Filtered Relations, part 1

[I want to start out by expressing major thanks to Jason DeLooze, who graciously read an early draft of this article, and with some outside-the-box brainstorming (a specialty of his), transformed my sluggish approach into a blazing speed demon.]

Many of the relationships we define in FileMaker are predictable and mundane. A field in table A is linked to a field in table B via an equijoin (=) operator. We do it every day and we’ve done it countless times. Of course we often define more complex relationships as well: ones with multiple predicates and/or more esoteric operators than the venerable equijoin.

Even in this (FM 11) era of filtered portals, we solve many design and business logic problems relationally. However, once in a while a challenge crops up that seems like it should be solvable using the FileMaker relational model, but that frustrates our initial attempts to do so. For example, let’s look at three tables from a sales database:

On our Products list, we’d like to be able to set a date range in the header, and then see cumulative sales for each product during that period.

The problem is, the date field lives in the Invoices table, but the product id lives in the Line Items table, so we can’t simply build a filtered relationship between Products and Line Items. However, there are various ways to achieve the desired result, and today we’re going to look at a method that leverages the relational model, using a 3-step approach.

Step 1: For each product, assemble a list of all related fk_invoice values in line_items. This return delimited list is known as a multiline key, or MLK.

Step 2: For each product, assemble a second MLK, consisting of pk_invoice values from Invoices corresponding to both the date range and the MLK from step 1.

Step 3: For each product, sum the relevant sales values in line_items, filtered by the MLK from step 2 in conjunction with pk_product.

Easier said than done, right? Let’s take a closer look. (Incidentally, this might be a good time to open the demo file.) Before implementing any of the above steps our Relationships Graph looks like this:

To accomplish step 1, in Products let’s define mlk_invoices, a calculation with a text result:

List ( line_items::fk_invoice )

For each product, this will return a stack of all the invoice numbers where this product appears (regardless of whether they fall inside or outside our date range). E.g., for the product Cline – Zinfandel Big Break 6/750, mlk_invoices returns:

115241
116277
116377

(I chose this example for brevity; most products appear on more than three invoices, and therefore will return more than three values.)

Step 2 involves defining a second MLK, but before we can do so, we need to add a new TO (table occurrence) based on the Invoices table. Let’s call it product_invoices_in_range, and link it to Products this way:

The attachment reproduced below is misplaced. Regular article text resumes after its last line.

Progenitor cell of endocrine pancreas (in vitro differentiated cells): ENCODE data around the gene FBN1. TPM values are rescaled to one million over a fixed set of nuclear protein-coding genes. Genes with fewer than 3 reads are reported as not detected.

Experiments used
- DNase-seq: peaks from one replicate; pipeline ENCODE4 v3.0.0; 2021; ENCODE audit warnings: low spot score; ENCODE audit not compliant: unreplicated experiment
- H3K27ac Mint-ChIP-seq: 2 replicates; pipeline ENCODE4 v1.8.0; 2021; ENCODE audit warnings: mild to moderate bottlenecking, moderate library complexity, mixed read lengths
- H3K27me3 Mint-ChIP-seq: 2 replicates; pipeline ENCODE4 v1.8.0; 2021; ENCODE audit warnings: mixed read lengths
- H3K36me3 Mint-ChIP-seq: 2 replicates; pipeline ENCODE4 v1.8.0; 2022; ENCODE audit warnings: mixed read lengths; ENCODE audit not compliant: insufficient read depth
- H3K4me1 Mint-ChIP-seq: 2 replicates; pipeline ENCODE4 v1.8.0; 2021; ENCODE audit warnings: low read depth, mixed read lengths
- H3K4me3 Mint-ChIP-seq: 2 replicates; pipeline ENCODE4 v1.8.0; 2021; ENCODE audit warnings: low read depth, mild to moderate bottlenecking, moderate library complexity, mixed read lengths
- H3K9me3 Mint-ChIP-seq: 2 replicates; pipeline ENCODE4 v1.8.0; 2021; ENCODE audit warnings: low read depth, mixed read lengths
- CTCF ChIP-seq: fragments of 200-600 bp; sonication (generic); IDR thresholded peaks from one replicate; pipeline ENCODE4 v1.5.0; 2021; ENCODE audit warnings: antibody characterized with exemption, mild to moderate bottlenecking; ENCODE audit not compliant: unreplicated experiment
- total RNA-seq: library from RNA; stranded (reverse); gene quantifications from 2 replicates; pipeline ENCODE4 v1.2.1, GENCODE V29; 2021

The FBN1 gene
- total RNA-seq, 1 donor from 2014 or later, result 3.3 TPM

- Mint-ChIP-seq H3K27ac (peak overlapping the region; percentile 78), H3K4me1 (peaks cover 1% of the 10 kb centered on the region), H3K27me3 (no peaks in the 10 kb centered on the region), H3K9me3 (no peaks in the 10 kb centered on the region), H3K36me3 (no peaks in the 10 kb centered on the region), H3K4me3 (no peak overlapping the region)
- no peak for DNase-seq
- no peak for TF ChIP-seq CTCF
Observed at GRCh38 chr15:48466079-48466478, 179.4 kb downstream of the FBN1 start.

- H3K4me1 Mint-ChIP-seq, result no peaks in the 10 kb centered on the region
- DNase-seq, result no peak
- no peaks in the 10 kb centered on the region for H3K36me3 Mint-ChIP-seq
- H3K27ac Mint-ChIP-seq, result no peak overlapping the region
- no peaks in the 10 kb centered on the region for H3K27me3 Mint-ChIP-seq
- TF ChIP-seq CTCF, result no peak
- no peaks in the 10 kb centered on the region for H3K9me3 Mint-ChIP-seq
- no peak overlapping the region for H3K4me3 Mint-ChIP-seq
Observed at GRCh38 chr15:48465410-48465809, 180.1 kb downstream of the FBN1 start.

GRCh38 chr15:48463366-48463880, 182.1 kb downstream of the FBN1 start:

Now we can define our second MLK in Products. Let’s call it mlk_invoices_filtered, and again we want it to be a calculation with a text result:

List ( product_invoices_in_range::pk_invoice )

Now we’ve got a proper filtered list of invoice numbers per product that fall within the specified date range. For example, returning to Cline – Zinfandel Big Break 6/750, if we set the date range to…


…we can see that mlk_invoices_filtered returns two values…

116277
116377

…because that product appeared on two invoices during that period.

At this point, here’s what our Relationships Graph looks like.

We’re ready to move on to step 3,  defining the calculation that will display product sales for the specified date range. But before we can do that, we need to create one more TO, based on the line_items table. We’re going to call it line_items_summary, and connect it to Products like so:

And now in Products we can define sales_filtered, a calculation with a number result:

Sum ( line_items_summary::sales )

Surely we’re done, right? Almost. Due to FileMaker “helpfully” caching join results, it turns out that we need to give it a little kick in the pants whenever we modify the date range. To do this, let’s attach a script trigger, “trigger: update”, to both of our global date fields:

This script trigger consists of a single script step: Refresh Window [Flush cached join results], and while it’s not exactly subtle, it gets the job done. Now when either of the date fields are modified, the sales totals will correctly update.

At this point, experienced FileMaker developers may be shaking their heads knowingly and thinking, “That’s all very well if your date range encompasses a small number of records… but what if you have a wide date range, or lots of records, or are accessing the solution across a LAN, or worse, across a WAN?”

These are of course valid concerns, and it’s possible that this is not a good fit for your solution, but the technique turns out to be surprisingly zippy; and as the saying goes, “Don’t knock it till you’ve tried it.”

Well, that’s it for today. Future postings will be devoted to further explorations of this fascinating subject.

Demo file: filtered-relations-01

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